Our guest today: Eric Langlois
Eric Langlois is the Executive Director at the National Circus School in Montreal, Quebec.
The National Circus School (NCS) is a school for higher education in circus arts, its circus curriculums also includes courses in dance and theatre.
One of our own podcast guests, Anny Laplante graduated from there and since then she has performed with Cirque du Soleil and Circus 1903 in several highly reviewed traveling shows.
The NCS is the largest North American school devoted to advanced circus arts training to offer professional programs in circus arts. It also prepares professional circus arts educators.
Because it’s unlike any other traditional educational institutions, it piqued our interest to get on board and find out exactly what they do, and why.
If you can’t see the player above, click here to listen.
My executive producer, Adam Leffert and I drove nearly 6 hours from Boston to Montreal to visit the school. Across the street is the World Headquarter of Cirque du Soleil. Eric was generous with his time and insights. Joined as a Strategic Director 9 years ago in 2008, Eric worked closely with just about every department you can name at NCS.
Eric told us that NCS is training more entrepreneurs, not just artists. Students who graduate from the NCS need to perform a final act, created on their own, in front of a public audience. Eric believes that as an educator, he needs to help facilitate artistic talents and innovation. It’s an iterative process. NCS constantly reflects on how they can better support the students, and further develop the right attitude and the ability for students to see.
I just came back from a weekend of altMBA workshop with Seth Godin and 200 altMBA graduates. One of the most memorable lessons I learned was that attitude is a skill, and that skill can be learned. Imagine that, if art schools not only teach students the technical side of things, but coach them to see and think differently, that’d be a world win, wouldn’t it.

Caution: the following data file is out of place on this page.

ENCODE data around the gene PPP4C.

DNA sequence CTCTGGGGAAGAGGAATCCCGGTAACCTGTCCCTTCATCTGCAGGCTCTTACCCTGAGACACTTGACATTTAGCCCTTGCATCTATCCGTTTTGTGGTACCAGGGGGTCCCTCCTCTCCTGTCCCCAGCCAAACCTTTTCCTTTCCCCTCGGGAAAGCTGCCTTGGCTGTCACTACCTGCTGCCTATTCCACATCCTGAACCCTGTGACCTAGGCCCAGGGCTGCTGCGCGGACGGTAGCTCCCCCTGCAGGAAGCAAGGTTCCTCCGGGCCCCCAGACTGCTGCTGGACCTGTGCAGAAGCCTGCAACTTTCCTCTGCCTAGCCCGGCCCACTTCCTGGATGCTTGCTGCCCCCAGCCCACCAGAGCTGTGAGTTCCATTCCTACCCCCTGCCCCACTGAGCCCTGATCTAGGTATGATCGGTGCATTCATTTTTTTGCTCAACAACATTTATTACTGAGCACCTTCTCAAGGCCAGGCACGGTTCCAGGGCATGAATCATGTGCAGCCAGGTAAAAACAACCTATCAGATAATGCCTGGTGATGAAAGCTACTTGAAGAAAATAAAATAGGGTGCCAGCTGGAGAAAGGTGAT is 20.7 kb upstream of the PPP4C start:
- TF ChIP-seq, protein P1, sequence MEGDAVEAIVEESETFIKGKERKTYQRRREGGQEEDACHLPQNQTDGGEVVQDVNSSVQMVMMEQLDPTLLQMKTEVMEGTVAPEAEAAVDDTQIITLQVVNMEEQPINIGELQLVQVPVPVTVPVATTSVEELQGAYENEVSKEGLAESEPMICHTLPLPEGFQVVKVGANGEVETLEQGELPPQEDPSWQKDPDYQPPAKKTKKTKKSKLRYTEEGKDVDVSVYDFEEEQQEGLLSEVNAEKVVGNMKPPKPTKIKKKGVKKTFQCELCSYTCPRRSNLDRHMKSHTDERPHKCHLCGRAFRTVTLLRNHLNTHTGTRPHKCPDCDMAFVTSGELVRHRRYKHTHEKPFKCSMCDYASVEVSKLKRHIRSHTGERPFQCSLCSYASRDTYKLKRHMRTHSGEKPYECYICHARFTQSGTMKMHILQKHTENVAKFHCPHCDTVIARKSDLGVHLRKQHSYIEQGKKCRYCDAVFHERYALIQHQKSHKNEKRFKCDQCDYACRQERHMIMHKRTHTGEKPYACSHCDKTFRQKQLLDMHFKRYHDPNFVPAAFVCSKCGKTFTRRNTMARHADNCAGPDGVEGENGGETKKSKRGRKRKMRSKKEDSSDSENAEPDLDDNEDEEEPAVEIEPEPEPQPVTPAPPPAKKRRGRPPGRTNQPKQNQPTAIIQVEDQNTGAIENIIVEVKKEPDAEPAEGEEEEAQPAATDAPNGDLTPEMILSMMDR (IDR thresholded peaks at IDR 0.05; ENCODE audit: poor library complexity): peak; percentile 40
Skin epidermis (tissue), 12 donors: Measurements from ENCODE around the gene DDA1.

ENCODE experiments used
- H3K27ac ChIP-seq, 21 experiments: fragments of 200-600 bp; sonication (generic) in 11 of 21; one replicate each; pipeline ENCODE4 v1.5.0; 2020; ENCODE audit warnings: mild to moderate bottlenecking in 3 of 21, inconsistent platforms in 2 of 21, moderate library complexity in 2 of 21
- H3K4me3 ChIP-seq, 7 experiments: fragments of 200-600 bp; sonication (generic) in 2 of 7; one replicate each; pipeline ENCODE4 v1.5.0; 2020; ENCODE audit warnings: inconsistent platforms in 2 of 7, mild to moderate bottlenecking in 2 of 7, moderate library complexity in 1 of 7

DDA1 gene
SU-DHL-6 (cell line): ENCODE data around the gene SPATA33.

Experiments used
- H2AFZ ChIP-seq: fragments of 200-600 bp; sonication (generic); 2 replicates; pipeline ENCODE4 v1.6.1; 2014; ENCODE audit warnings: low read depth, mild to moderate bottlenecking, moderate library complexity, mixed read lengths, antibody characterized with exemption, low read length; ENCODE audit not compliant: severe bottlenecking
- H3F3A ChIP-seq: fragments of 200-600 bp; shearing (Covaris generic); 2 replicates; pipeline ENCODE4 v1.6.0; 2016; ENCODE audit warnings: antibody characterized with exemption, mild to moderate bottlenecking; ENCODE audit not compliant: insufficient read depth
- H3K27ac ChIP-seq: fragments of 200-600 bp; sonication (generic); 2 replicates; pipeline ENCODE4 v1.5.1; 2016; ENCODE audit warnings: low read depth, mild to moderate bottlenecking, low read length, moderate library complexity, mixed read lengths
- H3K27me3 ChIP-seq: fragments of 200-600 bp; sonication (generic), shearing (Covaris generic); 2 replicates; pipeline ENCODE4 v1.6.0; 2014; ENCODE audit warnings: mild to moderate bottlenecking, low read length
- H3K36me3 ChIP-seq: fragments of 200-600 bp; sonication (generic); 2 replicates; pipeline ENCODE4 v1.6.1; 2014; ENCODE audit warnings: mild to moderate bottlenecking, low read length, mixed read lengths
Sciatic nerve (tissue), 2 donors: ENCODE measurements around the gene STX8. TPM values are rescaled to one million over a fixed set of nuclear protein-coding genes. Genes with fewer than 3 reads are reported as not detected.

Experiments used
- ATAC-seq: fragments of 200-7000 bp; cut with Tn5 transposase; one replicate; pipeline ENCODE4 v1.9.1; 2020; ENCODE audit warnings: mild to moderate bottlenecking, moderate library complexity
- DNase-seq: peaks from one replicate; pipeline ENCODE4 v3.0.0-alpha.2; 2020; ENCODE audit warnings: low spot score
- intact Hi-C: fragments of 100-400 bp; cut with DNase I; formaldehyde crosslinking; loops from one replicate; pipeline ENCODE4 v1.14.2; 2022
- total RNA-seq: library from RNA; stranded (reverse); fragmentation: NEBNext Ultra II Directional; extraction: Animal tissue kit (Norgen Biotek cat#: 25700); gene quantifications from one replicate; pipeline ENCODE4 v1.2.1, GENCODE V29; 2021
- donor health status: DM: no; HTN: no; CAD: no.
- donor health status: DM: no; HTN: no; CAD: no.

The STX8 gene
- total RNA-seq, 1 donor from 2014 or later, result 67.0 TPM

This episode is created for those of you who love art, appreciate art and continue to involve in and support artistic initiatives. Even if you aren’t a circus artist yourself (most of us aren’t), this is a window to a world you haven’t seen or experienced firsthand.
To learn more about the National Circus School, please visit their website: http://ecolenationaledecirque.ca/en
- [06:00] Tell us a little bit about your background. Who are you? How did you find your way into this position?
- [07:30] How long have you been working at this school?
- [08:30] What are some of the changes you have seen at the school in the past decade?
- [13:00] (Adam) How do you foster creativity from your artists without taking the joy from what they are doing?
- [18:00] How do students plan their future while still not knowing what they like the most?
- [22:00] (Adam) How do you share your knowledge and experience with the world? You’ve been working on this for many years, how do you spread the word and your research?
- [26:00] How had people resonated with your story and stories from your students? How do you check the progress of your graduates and use that feedback?
- [30:00] (Adam) Younger people (millennials) learn differently and they have a different perspective towards discipline. How is this affecting the school and the market?
- [32:00] Adam and Eric commenting about how the artistic careers have changed, and how the school shifted to adapt that.
- [34:00] Adam, Eric and Fei discussing about how entrepreneurship became very popular among young people, and how that be applied to graduates from the school.
- [07:00] What we are doing is, we are training people that will go out of the program with an act. Mastering the techniques in their discipline with a very strong way of saying things. That’s how the training program is designed.
- [15:00] When we are reflecting on our program and what we provide to the students, it’s a niche, they way we do it, and we still believe we should keep that track. Because they are highly skilled in what they do, but they are also multidisciplinary artists.
- [19:00] I’ve head from experts to say, You can work and live well in circus, if you are highly skilled, if you are a wonderful artist, very creative/innovative, or if you have a charisma. If you have any of those things, you can have a career. Then they’ll master the techniques really fast.
- [32:00] The role of the school is to easy their knowledge of themselves, of where they are, and to provide them with tools.
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